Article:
Contingent behavior and asymmetric preferences – Valuing recreational benefits of the Baltic Sea

Christine Bertram1, Heini Ahtiainen2, Jürgen Meyerhoff1,3, Kristine Pakalniete4, Eija Pouta2 & Katrin Rehdanz1,5


1 Kiel Institute for the World Economy (IfW), Germany

2 Natural Resources Institute Finland (Luke), Finland

3 Technische Universität (TU) Berlin, Germany

4 AktiiVS Ltd, Latvia

5 Kiel University, Germany


In this study, we combine information on actual and contingent recreational behavior at the Baltic Sea coast under different management scenarios to gather information about welfare implications of improvements and deteriorations in the coastal environment. We thus augment the traditional travel cost (TC) approach in which people are asked about past visits to recreation sites by asking respondents how their future recreational behavior would change if environmental conditions changed in a certain way. With this approach, termed the contingent behavior (CB) method, changes in water quality outside the range of currently observed conditions and their impact on human welfare can be examined.

Data were collected with identical surveys in Finland, Germany, and Latvia from November 2016 to February 2017. The surveys were implemented as internet surveys and computer-assisted personal interviews. In total, there were 4800 respondents, with response rates of 15-35% depending on the country. The environmental attributes considered in the hypothetical contingent behavior scenarios include water clarity, blue-green algal blooms, amounts of algae onshore, biodiversity, and facilities at the recreation site. In the survey, we additionally gathered spatially explicit information on the recreation sites which respondents had visited in the past including perceived environmental conditions. We estimate current recreational benefits and changes in recreational demand allowing for asymmetric effects of improvements and deteriorations. To evaluate future changes in environmental conditions due to climate change and eutrophication, we calculate changes in the recreational value of the Baltic Sea coast for different scenarios of environmental conditions, including a best case and a worst case scenario.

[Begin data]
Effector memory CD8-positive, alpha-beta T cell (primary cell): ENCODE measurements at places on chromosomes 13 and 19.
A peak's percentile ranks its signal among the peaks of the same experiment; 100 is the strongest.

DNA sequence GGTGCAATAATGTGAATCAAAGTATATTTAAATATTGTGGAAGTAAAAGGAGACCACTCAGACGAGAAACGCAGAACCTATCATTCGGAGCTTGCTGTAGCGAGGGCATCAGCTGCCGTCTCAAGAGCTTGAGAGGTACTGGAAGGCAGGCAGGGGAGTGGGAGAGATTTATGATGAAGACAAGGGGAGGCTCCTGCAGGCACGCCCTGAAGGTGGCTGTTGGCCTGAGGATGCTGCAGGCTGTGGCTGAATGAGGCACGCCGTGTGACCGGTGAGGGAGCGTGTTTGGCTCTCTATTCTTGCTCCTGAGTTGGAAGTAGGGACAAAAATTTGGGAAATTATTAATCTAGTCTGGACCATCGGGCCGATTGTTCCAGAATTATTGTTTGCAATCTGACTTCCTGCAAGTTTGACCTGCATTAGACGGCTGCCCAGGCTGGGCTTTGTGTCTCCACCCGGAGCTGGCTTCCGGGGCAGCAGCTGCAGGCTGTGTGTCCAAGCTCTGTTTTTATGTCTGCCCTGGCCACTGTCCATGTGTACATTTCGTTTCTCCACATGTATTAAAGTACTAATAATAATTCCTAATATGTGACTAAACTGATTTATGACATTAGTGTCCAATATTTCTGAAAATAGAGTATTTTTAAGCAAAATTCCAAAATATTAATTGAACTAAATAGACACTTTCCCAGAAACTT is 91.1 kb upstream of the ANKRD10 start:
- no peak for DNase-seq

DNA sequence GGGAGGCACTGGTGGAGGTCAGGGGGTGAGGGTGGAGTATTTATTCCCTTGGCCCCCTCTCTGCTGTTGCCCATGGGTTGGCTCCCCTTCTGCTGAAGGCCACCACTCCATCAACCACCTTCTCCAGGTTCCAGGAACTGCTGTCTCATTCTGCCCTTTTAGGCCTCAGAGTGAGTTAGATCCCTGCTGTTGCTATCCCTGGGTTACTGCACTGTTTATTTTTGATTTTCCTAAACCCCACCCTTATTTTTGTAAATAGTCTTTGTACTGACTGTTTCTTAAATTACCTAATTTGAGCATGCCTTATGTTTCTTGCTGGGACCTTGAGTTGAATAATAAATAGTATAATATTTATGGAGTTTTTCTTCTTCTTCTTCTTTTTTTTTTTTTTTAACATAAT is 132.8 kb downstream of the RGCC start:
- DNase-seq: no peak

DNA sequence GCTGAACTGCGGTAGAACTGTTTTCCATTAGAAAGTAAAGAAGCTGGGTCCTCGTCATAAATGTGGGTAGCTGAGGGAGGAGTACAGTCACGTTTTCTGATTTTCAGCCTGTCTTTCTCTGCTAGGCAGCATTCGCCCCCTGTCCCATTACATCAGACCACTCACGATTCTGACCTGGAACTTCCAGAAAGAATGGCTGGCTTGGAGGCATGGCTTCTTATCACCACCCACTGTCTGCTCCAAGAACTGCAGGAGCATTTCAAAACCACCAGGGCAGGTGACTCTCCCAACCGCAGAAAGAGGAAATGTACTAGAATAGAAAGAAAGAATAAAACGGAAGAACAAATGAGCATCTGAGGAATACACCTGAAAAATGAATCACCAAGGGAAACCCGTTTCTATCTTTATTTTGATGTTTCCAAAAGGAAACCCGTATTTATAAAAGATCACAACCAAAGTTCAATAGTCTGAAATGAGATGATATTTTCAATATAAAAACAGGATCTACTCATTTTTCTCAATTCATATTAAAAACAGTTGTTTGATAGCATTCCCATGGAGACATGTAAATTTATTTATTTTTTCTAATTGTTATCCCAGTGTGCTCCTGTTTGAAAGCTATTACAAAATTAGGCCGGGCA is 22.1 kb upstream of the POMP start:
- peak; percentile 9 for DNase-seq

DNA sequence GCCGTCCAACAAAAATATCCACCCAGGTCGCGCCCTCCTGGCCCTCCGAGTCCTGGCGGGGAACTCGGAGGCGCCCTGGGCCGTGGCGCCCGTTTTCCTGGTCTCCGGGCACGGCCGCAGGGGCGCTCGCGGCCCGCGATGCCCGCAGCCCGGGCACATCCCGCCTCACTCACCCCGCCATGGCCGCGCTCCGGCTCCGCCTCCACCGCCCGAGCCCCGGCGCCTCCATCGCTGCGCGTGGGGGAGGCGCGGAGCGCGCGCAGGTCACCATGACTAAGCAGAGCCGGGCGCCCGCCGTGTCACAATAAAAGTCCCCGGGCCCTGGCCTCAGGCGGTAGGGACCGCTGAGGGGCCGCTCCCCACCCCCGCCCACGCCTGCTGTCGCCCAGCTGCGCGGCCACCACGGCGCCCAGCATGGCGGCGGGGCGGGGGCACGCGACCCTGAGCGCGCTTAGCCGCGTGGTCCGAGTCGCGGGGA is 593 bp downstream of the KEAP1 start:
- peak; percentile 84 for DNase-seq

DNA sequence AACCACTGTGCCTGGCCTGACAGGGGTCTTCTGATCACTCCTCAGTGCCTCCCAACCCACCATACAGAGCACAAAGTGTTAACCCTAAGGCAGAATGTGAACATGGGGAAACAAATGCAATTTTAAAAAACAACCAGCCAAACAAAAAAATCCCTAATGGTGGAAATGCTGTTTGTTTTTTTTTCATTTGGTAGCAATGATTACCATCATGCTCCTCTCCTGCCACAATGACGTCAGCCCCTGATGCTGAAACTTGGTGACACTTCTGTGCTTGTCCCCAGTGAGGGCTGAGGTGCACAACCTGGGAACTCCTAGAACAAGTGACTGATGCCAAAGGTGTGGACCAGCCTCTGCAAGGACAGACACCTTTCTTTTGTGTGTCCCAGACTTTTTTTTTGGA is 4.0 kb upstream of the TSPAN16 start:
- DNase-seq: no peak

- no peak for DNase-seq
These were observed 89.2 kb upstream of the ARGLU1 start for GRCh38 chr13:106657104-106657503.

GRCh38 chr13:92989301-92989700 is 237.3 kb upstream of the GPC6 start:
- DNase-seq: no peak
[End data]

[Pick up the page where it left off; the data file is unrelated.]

The results show substantial impacts of environmental changes on annual consumer surpluses (CS) generated in the three countries. In the best case scenario, average annual CS per visitor would increase by 23.0% in Finland, 48.8% in Germany, and 14.6% in Latvia. In the worst case scenario, in contrast, average annual CS per visitor would decrease by 45.0% in Finland, 48.8% in Germany, and 52.1% in Latvia. This reveals substantial loss aversion for the respondents in Finland and Latvia: While the sizes of perceived environmental changes are relatively similar in these countries, losses have a much larger impact on welfare than gains. However, this result does not hold for German respondents, for whom welfare changes in the best case and worst case scenario are of the same magnitude.